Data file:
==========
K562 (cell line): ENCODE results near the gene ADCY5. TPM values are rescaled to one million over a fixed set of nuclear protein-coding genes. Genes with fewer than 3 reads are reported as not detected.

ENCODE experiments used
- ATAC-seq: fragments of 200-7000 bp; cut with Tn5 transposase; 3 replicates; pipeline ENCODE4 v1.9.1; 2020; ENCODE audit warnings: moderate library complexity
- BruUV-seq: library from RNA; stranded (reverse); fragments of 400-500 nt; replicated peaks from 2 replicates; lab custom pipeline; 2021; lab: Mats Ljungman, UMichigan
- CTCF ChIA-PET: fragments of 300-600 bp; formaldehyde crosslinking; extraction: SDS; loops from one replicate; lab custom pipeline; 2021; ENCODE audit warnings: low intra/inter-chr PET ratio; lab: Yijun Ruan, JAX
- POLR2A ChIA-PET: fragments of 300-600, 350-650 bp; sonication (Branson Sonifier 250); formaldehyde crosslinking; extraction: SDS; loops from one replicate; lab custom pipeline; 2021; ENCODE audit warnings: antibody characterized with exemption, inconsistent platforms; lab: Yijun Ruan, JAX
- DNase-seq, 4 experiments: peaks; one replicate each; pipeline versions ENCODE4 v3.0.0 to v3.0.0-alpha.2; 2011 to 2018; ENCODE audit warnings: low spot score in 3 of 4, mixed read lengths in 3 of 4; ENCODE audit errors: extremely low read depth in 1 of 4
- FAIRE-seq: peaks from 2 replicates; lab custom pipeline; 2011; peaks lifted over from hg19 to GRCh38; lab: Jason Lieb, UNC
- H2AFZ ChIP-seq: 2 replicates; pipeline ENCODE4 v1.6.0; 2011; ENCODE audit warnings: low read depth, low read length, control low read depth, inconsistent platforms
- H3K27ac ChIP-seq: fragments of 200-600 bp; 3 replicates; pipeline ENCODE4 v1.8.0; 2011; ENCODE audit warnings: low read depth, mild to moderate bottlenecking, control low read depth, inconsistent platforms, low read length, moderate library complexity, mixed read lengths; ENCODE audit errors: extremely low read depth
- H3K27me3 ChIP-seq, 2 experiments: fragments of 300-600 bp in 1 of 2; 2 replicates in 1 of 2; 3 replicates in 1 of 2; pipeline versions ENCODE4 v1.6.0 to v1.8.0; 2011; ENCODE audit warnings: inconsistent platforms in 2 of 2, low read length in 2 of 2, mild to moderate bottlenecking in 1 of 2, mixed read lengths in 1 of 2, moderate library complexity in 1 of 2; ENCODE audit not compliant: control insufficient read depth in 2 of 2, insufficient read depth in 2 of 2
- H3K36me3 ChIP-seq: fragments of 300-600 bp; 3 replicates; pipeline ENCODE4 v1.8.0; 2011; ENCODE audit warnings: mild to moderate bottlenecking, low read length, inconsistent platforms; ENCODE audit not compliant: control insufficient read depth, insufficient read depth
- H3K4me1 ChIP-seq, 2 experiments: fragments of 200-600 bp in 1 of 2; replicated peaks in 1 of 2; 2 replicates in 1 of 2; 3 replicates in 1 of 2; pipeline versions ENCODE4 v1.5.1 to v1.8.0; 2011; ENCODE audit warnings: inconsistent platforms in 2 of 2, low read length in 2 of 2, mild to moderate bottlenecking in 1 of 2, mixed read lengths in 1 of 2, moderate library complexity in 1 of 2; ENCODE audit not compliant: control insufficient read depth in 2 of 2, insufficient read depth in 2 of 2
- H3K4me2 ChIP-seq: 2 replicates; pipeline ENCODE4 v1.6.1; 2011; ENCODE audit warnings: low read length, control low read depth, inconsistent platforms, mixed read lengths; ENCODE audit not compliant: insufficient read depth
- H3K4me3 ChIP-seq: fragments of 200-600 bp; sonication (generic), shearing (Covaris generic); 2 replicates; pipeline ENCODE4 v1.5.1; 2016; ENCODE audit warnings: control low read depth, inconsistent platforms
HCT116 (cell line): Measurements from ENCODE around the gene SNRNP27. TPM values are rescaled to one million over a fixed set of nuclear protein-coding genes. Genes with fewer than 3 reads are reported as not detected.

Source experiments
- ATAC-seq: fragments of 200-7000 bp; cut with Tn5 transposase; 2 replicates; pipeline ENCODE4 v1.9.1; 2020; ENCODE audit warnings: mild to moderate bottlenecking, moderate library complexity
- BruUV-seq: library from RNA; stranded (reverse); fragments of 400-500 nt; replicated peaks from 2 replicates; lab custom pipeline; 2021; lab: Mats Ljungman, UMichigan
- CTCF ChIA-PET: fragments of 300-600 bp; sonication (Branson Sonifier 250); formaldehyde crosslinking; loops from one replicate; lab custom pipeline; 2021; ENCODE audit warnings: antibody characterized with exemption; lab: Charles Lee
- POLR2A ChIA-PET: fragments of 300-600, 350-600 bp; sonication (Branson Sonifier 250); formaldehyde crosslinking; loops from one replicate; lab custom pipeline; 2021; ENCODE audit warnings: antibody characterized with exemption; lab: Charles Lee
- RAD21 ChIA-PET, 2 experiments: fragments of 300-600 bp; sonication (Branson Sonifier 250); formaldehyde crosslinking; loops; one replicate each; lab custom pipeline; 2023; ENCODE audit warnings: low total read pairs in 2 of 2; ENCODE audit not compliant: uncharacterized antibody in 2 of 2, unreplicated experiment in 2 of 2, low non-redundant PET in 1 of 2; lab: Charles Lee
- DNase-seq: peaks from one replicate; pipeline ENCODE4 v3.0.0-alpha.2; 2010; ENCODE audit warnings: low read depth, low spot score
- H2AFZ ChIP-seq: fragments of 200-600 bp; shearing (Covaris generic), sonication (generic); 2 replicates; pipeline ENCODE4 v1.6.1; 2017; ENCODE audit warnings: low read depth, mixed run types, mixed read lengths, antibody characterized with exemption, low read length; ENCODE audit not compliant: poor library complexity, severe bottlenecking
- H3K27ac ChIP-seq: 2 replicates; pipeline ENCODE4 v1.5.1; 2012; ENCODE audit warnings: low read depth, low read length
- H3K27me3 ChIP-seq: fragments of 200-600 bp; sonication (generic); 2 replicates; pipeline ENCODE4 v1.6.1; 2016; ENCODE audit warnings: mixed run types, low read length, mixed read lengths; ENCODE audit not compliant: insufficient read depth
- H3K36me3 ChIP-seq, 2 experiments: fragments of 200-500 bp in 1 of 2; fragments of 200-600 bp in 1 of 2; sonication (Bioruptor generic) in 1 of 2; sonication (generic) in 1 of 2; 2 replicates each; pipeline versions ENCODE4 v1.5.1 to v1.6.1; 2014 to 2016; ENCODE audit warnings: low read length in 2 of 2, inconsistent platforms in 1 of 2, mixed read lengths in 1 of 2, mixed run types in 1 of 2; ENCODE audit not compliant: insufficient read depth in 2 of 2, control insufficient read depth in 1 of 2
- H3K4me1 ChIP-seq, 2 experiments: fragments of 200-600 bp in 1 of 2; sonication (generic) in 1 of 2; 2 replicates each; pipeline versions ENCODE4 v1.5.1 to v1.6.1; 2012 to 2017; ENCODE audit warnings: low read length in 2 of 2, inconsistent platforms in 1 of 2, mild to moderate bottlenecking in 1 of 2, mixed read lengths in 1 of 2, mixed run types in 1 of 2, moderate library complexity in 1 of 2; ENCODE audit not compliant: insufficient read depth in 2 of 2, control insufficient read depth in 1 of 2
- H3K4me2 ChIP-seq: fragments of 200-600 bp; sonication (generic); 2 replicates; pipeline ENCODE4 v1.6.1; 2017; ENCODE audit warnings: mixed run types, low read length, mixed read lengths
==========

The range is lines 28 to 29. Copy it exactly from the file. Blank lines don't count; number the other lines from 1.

- H3K4me1 ChIP-seq, 2 experiments: fragments of 200-600 bp in 1 of 2; sonication (generic) in 1 of 2; 2 replicates each; pipeline versions ENCODE4 v1.5.1 to v1.6.1; 2012 to 2017; ENCODE audit warnings: low read length in 2 of 2, inconsistent platforms in 1 of 2, mild to moderate bottlenecking in 1 of 2, mixed read lengths in 1 of 2, mixed run types in 1 of 2, moderate library complexity in 1 of 2; ENCODE audit not compliant: insufficient read depth in 2 of 2, control insufficient read depth in 1 of 2
- H3K4me2 ChIP-seq: fragments of 200-600 bp; sonication (generic); 2 replicates; pipeline ENCODE4 v1.6.1; 2017; ENCODE audit warnings: mixed run types, low read length, mixed read lengths